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June 26 - July 3, 2003

North Carolina's Triad

When we left off two weeks ago in our recap of our March visit to the Carolinas, we were heading east on I-40 from Asheville and the mountains of western North Carolina.

Past Statesville, the landscape changes dramatically. Mountains give way to flat countryside, and the rural character of western North Carolina yields to a fast-growing suburbia known locally as "the Triad."

The name comes from the three cities at the region's heart - Winston-Salem, Greensboro and High Point - but now applies to a wide swath of west central North Carolina that extends south to Asheboro and north almost to the Virginia border.

Lexington, at the south end of the Triad, has one feature that appeals to tower buffs: a two-site AM operation.

WLXN (1440) does sports, running 5000 watts non-directional by day from a tower next to its studios along business I-85 and 1000 watts directional at night (aimed largely to the east) from these three towers near a farmer's market west of town. (Lexington also has an FM outlet on 94.1, WTHZ, that's in the process of being sold and moved south to the Charlotte market.)

From Lexington, it's a short drive on I-85 to High Point. The smallest of the three central Triad cities, High Point is known internationally for its furniture industry - and indeed, the whole town sort of smells of furniture lacquer.

There must not be a lot of activity in High Point - at least, that's the only explanation we can think of for why our tower-hunting activity suddenly attracted the attention of the local constabulary.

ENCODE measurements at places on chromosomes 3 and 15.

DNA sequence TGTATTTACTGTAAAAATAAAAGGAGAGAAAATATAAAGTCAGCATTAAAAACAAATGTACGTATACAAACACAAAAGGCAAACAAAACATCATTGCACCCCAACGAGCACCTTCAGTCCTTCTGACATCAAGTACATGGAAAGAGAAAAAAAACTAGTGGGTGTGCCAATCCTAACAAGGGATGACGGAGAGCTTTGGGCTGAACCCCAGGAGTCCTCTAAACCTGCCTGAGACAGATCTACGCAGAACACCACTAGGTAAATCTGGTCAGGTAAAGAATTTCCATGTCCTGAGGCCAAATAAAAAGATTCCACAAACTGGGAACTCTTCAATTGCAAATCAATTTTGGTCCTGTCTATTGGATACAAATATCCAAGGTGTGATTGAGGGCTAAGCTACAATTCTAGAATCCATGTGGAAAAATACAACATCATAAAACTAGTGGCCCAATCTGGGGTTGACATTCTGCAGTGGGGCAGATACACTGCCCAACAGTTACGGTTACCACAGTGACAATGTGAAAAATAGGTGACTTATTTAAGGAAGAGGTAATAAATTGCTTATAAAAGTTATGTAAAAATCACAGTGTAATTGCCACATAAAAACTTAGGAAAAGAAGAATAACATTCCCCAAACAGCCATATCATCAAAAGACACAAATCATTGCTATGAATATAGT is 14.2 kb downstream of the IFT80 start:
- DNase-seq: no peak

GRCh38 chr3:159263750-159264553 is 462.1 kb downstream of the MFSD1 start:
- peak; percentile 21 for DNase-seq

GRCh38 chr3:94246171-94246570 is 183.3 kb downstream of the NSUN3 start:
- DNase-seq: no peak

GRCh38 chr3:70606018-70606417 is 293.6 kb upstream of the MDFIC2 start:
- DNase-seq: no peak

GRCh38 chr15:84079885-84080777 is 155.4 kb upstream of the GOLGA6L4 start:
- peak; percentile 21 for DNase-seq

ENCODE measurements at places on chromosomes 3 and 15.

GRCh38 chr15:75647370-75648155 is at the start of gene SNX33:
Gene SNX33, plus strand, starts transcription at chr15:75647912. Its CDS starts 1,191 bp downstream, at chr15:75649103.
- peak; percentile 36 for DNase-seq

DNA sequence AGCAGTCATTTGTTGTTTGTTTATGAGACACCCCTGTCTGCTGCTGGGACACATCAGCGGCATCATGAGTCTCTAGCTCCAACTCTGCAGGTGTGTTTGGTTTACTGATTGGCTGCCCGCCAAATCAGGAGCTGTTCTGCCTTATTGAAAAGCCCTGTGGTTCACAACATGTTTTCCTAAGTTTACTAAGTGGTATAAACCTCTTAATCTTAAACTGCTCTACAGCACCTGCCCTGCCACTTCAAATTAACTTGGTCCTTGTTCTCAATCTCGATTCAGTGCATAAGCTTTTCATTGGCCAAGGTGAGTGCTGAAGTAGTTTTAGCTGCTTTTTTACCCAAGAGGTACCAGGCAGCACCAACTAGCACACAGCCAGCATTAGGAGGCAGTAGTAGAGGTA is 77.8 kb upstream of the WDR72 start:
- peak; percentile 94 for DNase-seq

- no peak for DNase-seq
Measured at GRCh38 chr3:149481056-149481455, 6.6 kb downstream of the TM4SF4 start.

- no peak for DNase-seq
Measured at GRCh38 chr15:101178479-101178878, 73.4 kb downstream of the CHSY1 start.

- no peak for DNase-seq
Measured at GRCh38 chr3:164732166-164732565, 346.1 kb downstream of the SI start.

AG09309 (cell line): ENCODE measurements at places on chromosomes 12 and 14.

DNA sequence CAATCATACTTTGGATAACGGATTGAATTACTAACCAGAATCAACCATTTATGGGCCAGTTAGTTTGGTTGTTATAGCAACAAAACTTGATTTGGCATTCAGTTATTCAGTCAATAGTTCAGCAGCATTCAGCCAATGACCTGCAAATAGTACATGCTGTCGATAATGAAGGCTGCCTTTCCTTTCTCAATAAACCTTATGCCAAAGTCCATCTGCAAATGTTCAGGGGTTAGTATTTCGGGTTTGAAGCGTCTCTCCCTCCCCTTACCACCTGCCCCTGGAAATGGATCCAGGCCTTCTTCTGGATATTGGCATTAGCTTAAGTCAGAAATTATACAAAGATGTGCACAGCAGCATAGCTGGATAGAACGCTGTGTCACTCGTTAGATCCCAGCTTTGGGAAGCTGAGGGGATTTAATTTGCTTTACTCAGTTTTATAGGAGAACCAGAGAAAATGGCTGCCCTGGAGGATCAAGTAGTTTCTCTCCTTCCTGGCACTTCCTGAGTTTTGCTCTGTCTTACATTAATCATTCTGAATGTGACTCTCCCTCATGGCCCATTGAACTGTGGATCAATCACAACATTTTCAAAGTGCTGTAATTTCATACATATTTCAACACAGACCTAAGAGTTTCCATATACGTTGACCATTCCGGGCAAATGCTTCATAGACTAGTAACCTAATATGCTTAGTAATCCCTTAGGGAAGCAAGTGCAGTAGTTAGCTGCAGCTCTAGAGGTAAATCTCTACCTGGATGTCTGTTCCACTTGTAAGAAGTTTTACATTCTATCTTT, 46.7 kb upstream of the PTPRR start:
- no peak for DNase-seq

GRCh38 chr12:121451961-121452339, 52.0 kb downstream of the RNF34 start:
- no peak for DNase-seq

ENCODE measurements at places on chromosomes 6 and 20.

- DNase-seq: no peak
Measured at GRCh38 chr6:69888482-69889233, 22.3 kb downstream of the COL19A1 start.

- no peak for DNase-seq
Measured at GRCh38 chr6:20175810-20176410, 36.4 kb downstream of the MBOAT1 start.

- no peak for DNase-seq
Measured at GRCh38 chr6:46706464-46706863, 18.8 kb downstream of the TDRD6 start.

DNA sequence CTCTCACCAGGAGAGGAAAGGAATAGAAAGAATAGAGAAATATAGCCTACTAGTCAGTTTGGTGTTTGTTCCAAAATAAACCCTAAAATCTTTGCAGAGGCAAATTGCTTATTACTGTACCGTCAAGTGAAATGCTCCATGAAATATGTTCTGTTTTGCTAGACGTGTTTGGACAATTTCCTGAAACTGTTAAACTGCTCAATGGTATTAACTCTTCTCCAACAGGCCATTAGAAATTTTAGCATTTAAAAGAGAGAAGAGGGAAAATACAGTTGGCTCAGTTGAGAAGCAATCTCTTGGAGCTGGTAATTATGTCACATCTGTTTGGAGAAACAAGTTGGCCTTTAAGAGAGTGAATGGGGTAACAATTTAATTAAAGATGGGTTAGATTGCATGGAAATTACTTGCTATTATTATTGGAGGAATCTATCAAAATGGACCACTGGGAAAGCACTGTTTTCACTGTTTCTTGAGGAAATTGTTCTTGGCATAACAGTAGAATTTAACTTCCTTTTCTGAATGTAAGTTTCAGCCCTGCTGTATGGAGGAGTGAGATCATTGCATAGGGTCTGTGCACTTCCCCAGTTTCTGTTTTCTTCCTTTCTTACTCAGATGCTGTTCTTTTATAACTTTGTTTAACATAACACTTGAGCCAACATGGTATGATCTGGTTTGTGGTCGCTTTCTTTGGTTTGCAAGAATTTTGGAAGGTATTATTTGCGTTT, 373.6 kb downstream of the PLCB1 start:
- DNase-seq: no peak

Granted, it was just a few days after the start of the war - but do you see anything that looks sensitive in the photo to the left?

That's WHPE (95.5), the Triad outlet for the Bible Broadcasting Network and a very old FM facility, tracing its history all the way back to the forties and the High Point Enterprise newspaper, which put WHPE on the air as one of the region's first FM facilities. WHPE went religious in the sixties and hasn't changed much since; like so many Bible Broadcasting Network facilities, it's run primarily from network headquarters down in Charlotte, with the local studio staffed only a few hours a week.

Because of that, WHPE has the neighbors keep an eye on the property - and the "neighbors" turn out to be a chemical plant with a very jumpy operations manager, who came out to see what we were up to (remember when we mentioned that our rental car had Pennsylvania plates?) and apparently didn't care for our explanation that we weren't interested in his facility at all. At least, that's the only explanation we can find for the phone call we got from the High Point police department a couple of days later...

Anyway, we know we're harmless...

From WHPE, we moved on to the not very exciting (but tall) tower and studio of WIST (790) and WIST-FM (98.3) in nearby Thomasville, then back through downtown High Point to see the rooftop antenna of WMFR (1230). See the old FM bays way up top there? That's the antecedent of today's WMAG (99.5)...

Southeast of High Point are some tall towers for the Greensboro TV stations: CBS affiliate WFMY (Channel 2) belongs to the owns the very tall one at left, with the candelabra behind it playing host to UPN affiliate WUPN (Channel 48) and the DTV for its sister station, ABC affiliate WXLV (Channel 45), as well as the DTV for religious WLXI (Channel 61).

Another tower just south of here is home to WKRR (92.3); just a few miles further south, near US 311 and the town of Randleman, is the equally tall tower of High Point-licensed WGHP (Channel 8), once the ABC affiliate but now a Fox O&O.

Had we kept going south, we'd have ended up in Asheboro (home to WZOO 710, whose calls stem from the North Carolina Zoo in town) - but sunset got in the way, so instead we turned north on US 220, the future I-73, and up to Greensboro to spend the night (passing along the way the towers of WQMG 97.1 and WTWB 20/WOZN 98.7/WVBZ 100.3, just west of the highway.)